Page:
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“A key piece of implementing UNDRIP is having sessions just like this.”
— Chief Willie Sellars, Williams Lake Indian Band
A historic gathering in early 2020 brought together nearly 700 people for an exploration of Indigenous futures. VANESSA SCOTT provided this account of the proceedings.
On January 14, 2020, The Declaration: Finding the Path convened a historic event on Indigenous rights and our shared future. For the first time in Canadian history, British Columbia has become the first jurisdiction to pass legislation that commits our government to align its laws and public policies with the United Nations Declaration on the Rights of Indigenous Peoples (UNDRIP). Translating this vision into action – and collectively forging real steps to implementation – is the task and necessity of the times.
By harnessing this spirit of collaborative leadership, Finding the Path delivered BC’s first all-day special event highlighting Indigenous voices and perspectives on the implementation of UNDRIP.
Embodying the transparency, openness and trailblazing required, our innovative format enabled us to explore: What are the implications and examples of obtaining ‘Free, Prior and Informed Consent’? What do steps to success in business partnerships look like and how do you get there? What do we do when consent is not obtained by negotiation? And what do elected and Hereditary leaders from diverse Indigenous communities think about the future of shared decision-making?
On the traditional territories of the Musqueam, Squamish and Tsleil-Waututh First Nations, we gathered the collective wisdom of over 45 speakers and more than 550 participants to clarify the path forward. Using an innovative audience feedback platform enabled panellists to answer real-time questions about the foremost issues and concerns on people’s minds. This included direct statements on the Coastal GasLink pipeline that may be even more relevant in retrospect. In the weeks since this gathering at the Vancouver Convention Centre, the significance of these insights has increased in value.
The Declaration’s full day of speakers, dialogues and music showcased success stories and challenges from which we can all learn. During an era of transformation for Indigenous rights in BC, Canada and internationally, we were reminded throughout the day of the many ways in which we can show leadership as “the world watches us.”
Each speaker shared their personal expertise and community experiences working to secure the future of Indigenous rights implementation and an equal footing in economic development.
The following summaries showcase some of these key takeaway statements, including words of caution, agreement and optimism. By making these insights more widely available, we can better navigate the path ahead as British Columbia's change-making legislation incorporates 46 UNDRIP principles into provincial law and policy. How the legislation is translated into benefits and change on-the-ground in our communities is a Call to Action for all of us to take part.
“Welcome to a new era led by vibrant, forward-thinking Indigenous cultures": Dennis Thomas, Tsleil-Wauth Nation
In her opening remarks, Finding the Path Event Director Jennifer Turner set the context for this historic opportunity to build healthier, more constructive relationships. “No more box-ticking or tokens,” she said, “words alone won’t lead to a new path.” One key insight is that “economic security is part of prosperity but includes much more.” She concluded: “We will be stronger for the journey only if we take the right path together.”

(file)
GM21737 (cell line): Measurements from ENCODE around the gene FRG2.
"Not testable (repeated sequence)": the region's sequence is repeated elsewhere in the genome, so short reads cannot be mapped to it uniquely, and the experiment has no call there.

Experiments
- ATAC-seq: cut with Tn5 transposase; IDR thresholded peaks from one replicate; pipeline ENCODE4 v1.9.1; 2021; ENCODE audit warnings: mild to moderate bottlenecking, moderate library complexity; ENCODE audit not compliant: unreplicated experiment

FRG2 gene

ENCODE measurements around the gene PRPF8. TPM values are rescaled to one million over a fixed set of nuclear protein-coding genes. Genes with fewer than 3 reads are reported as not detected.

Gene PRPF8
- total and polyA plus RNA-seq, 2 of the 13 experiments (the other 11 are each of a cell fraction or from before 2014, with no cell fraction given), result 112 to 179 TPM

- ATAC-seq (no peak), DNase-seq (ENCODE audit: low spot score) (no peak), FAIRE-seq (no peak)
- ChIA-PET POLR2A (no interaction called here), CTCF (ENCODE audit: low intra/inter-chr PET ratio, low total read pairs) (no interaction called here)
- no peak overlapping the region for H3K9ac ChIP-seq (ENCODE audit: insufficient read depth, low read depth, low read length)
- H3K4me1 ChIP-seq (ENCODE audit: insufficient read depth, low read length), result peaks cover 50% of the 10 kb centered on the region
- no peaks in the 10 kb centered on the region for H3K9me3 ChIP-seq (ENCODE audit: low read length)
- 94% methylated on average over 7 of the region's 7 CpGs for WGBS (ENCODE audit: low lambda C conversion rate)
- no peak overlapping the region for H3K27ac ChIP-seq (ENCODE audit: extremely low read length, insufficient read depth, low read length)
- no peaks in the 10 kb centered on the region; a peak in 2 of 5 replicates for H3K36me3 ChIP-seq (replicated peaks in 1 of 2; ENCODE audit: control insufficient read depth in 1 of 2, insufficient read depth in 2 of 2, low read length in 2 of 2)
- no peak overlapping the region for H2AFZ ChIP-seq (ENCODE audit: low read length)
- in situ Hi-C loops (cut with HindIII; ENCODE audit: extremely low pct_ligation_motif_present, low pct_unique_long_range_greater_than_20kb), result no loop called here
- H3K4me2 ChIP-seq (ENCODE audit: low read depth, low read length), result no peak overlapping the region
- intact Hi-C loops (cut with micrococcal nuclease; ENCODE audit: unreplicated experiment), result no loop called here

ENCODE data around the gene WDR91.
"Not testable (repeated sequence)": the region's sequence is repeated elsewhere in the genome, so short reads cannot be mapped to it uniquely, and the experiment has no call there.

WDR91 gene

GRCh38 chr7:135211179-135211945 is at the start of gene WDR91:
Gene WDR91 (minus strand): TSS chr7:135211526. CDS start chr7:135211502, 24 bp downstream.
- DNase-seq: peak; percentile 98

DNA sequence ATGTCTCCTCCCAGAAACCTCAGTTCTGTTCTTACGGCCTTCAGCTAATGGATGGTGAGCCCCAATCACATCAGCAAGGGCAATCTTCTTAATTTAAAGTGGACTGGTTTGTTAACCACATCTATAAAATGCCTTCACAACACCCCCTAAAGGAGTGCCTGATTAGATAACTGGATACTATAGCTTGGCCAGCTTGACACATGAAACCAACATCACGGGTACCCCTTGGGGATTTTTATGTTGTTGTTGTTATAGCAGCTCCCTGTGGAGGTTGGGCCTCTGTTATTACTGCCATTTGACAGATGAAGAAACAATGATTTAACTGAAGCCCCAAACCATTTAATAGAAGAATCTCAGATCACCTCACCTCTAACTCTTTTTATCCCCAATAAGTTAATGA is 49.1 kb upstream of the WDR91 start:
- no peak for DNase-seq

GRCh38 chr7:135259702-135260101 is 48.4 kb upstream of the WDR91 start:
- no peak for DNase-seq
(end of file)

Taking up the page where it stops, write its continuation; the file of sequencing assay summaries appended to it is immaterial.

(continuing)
Twelve-year-old Bella Stark-Jones of Tsawassen First Nation welcomed participants by singing the Women’s Warrior Song. Cheryl Casimer (First Nations Summit Political Executive) said this “grounded us and helps us start in a good way” because Bella embodies the positive historic changes underway as a youth leader.
Master of Ceremonies Mark Podlasly (Economic Lead to the First Nations Major Projects Coalition) agreed and told the audience: “Remember Bella, remember her face, her spirit and her song – it is why government has taken this step to make sure UNDRIP comes into force in BC.”
He described the historic moment in late 2019 when the BC government passed Bill 41 - The Declaration on the Rights of Indigenous Peoples Act (DRIPA). All elected officials voted unanimously. “What the legislation does not do is create any new rights – Indigenous rights are already recognized in Section 35 of the Canadian Constitution. There is no veto. The requirement for ‘free, prior and informed consent’ is about deep, meaningful engagement from the outset.”
“UNDRIP is essential to lay the foundation for a more inclusive province and country.”
— Mark Podlasly
Cheryl Casimer pulled back the curtain on key emerging details of Indigenous Rights in Canada and used her first-hand knowledge to recommend the most useful background reading for the audience. Topmost in her suggestions were the Principles that Guide the Province of BC’s Relationship with Indigenous Peoples, which comes out of work by former Minister Judy Wilson-Raybould and the federal government in 2017. Also see BC’s Joint Agenda: Implementing the Commitment Document (2018) for ideas on the Agenda, Vision and Roadmap to the systemic shift underway in our province.
First Nations have been “waiting to have this discussion for too long,” said Cheryl, underscoring that this transformation “must be led by Indigenous Peoples and Indigenous Nations.” This is about “basic human rights, ensuring health and prosperity and ensuring First Nations are part of the political, economic, social and cultural fabric.”
Cheryl also highly recommended the audience review BC provincial and federal ministers’ Mandate Letters that reference UNDRIP (especially BC Minister of Indigenous Relations and Reconciliation Scott Fraser’s mandate letter and federal Minister of Crown-Indigenous Relations and Northern Affairs Carolyn Bennett's mandate letter).
“We will not see meaningful change on the ground from case law alone. The foundation is set – people are counting on us to get this work done right.”
- Cheryl Casimer, First Nations Summit Political Executive
Representative from the First Nations Summit Political Executive pulled back the curtain on key emerging details of Indigenous Rights in Canada.